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View Full Version : 4, 6, 8-Gauge Shotguns. Are They Still Made?


Carnac the Magnificent!
03-22-2001, 11:18 PM
Years ago, I stumbled across some gun book that showed these huge-bore shotguns--in the 4 to 8-gauge range.

Are they still made? How were/are they used? How powerful was the kick? Any facts you have would be appreciated--especially if you have fired one yourself.

Badtz Maru
03-22-2001, 11:23 PM
My Uncle Raymond had an 8-gauge goose gun, but it was lost in a tornado.

I'm not sure if the ban on anything bigger than a 12 gauge is national or not, I'm thinking that they may be legal under certain circumstances based on a hunting magazine I read about ten years ago that had an article on an interesting way of hunting ducks with them, but maybe they were discussing a (currently) banned activity (it did seem somewhat unsporting).

Lumpy
03-22-2001, 11:41 PM
I remember in the movie Tremors, the heroes' survivalist neighbor has a freakin' big elephant gun; barrel nearly five feet long and loaded with cartridges about the size of two D batteries. So I guess they're still made.

Gunslinger
03-22-2001, 11:41 PM
What use is ther efor a 4-guage shotgun? I want a 4-bore double rifle.

Una Persson
03-22-2001, 11:49 PM
Originally posted by Badtz Maru
I'm not sure if the ban on anything bigger than a 12 gauge is national or not, I'm thinking that they may be legal under certain circumstances based on a hunting magazine I read about ten years ago that had an article on an interesting way of hunting ducks with them, but maybe they were discussing a (currently) banned activity (it did seem somewhat unsporting).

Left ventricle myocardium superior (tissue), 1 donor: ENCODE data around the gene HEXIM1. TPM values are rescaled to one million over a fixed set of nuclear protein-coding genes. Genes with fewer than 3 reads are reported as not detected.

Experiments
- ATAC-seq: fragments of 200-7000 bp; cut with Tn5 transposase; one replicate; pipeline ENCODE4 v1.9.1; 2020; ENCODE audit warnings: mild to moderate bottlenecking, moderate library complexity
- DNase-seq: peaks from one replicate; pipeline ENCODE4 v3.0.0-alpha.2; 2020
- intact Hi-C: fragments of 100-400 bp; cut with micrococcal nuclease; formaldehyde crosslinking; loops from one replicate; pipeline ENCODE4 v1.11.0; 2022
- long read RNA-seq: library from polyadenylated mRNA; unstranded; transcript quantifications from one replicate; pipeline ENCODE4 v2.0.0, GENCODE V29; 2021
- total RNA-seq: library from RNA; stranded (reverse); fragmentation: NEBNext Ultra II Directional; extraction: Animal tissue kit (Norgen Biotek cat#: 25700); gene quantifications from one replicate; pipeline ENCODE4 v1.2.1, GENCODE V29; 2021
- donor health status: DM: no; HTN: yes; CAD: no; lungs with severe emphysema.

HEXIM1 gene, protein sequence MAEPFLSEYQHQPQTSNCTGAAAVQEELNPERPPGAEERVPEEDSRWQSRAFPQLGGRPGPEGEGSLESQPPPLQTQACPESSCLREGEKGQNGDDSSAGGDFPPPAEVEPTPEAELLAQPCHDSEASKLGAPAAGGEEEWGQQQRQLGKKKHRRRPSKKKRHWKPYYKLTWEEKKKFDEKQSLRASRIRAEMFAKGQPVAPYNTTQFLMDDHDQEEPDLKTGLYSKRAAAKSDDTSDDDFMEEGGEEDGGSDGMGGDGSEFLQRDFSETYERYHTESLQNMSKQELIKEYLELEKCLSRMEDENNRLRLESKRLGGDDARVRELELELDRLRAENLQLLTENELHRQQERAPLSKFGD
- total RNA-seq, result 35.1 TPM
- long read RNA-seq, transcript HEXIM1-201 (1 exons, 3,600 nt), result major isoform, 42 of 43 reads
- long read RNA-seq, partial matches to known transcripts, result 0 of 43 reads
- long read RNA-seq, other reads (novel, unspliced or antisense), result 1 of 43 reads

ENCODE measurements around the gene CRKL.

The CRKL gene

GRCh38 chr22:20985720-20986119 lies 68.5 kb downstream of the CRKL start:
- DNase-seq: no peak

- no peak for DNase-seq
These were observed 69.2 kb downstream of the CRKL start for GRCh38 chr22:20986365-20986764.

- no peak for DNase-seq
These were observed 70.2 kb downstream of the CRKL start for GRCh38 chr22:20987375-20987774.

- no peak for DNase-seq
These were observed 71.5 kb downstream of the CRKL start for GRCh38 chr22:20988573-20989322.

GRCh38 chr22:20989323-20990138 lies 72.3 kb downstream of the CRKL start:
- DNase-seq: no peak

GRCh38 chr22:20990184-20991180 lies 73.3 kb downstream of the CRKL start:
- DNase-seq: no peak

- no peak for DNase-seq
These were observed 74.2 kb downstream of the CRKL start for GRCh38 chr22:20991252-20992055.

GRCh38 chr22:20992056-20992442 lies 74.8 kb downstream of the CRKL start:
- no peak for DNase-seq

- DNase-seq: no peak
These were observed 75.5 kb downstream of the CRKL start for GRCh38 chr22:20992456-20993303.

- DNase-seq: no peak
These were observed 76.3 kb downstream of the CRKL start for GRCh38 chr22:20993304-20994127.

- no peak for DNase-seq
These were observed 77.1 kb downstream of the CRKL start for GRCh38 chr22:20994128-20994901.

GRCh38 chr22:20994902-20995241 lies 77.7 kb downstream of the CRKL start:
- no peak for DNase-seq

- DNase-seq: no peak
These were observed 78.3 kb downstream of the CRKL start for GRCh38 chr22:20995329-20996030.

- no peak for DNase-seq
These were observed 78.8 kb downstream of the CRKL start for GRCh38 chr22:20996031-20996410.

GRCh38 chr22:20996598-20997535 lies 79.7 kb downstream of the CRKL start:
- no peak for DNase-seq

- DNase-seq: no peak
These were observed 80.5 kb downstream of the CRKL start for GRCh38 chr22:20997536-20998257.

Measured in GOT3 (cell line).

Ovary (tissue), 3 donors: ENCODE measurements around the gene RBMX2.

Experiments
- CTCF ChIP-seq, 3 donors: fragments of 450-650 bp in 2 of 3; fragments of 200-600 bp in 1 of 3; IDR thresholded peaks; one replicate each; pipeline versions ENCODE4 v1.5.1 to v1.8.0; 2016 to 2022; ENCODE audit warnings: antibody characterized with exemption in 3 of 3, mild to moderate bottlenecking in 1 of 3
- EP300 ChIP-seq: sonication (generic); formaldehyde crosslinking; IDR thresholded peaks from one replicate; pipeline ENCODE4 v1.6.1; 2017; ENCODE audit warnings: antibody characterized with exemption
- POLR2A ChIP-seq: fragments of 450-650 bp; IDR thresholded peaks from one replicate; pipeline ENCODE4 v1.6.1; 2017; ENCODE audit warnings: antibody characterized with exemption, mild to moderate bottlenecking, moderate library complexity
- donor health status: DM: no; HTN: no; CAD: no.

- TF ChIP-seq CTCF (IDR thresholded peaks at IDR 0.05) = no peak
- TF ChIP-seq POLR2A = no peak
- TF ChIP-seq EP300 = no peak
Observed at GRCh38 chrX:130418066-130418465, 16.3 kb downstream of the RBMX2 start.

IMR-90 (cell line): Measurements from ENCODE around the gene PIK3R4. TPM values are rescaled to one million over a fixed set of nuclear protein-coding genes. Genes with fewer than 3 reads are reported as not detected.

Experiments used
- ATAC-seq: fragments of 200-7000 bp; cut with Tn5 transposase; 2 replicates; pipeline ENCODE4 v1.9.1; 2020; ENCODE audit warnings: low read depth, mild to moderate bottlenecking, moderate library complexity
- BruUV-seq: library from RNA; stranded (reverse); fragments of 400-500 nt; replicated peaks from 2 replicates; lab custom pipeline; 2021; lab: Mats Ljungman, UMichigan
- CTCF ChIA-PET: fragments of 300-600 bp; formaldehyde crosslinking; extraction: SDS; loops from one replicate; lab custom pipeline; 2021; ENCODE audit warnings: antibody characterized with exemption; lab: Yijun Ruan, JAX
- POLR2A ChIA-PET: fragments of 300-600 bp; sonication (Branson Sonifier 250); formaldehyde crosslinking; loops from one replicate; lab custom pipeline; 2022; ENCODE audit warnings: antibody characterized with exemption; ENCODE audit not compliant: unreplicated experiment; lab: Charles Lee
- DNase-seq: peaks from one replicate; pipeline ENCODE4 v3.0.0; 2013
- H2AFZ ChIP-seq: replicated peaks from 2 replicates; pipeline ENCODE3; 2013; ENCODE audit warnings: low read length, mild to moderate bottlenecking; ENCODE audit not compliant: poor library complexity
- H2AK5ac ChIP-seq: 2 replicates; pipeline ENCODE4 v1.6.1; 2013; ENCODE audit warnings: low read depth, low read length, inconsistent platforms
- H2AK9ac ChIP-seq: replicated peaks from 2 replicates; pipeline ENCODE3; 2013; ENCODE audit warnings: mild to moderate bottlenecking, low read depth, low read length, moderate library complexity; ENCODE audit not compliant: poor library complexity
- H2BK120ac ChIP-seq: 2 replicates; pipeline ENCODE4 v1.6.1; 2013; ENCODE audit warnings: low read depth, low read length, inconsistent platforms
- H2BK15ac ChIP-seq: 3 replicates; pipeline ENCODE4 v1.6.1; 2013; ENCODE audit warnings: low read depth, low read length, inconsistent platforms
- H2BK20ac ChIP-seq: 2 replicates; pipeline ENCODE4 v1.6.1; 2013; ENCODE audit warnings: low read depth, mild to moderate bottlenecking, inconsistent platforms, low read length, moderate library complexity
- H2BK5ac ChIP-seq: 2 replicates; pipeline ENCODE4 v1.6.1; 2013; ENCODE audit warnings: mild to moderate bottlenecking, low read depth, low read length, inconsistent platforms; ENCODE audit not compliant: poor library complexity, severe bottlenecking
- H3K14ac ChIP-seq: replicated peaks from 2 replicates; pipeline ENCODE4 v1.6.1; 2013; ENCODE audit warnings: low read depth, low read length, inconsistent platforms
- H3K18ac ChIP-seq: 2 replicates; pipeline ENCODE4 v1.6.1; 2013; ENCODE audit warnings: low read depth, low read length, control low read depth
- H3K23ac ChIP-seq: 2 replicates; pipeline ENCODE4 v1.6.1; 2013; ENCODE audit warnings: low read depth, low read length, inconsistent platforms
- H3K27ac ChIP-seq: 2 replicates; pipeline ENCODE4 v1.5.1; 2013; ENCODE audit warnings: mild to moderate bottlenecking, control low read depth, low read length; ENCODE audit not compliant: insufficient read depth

Ban? What country do you live in? In the US, I know that 10-gauges can still be bought, and I have seen a new 8-gauge in a catalog for sale. Perhaps the ban is a State one on hunting with them? I don't honestly know myself.

Turbo Dog
03-22-2001, 11:49 PM
They are still made, but as far as I know, only in England. There is also an English gunsmith that makes 2 and even 1 bores for those with the cash. I'll try to find out more info on them. I have lying around the house, but don't know where at the moment. They were used for hunting, generally at longer ranges. I've fired a 4 bore once... once. It's something you have to get used to:)

Gunslinger
03-22-2001, 11:50 PM
Originally posted by Lumpy
I remember in the movie Tremors, the heroes' survivalist neighbor has a freakin' big elephant gun; barrel nearly five feet long and loaded with cartridges about the size of two D batteries. So I guess they're still made.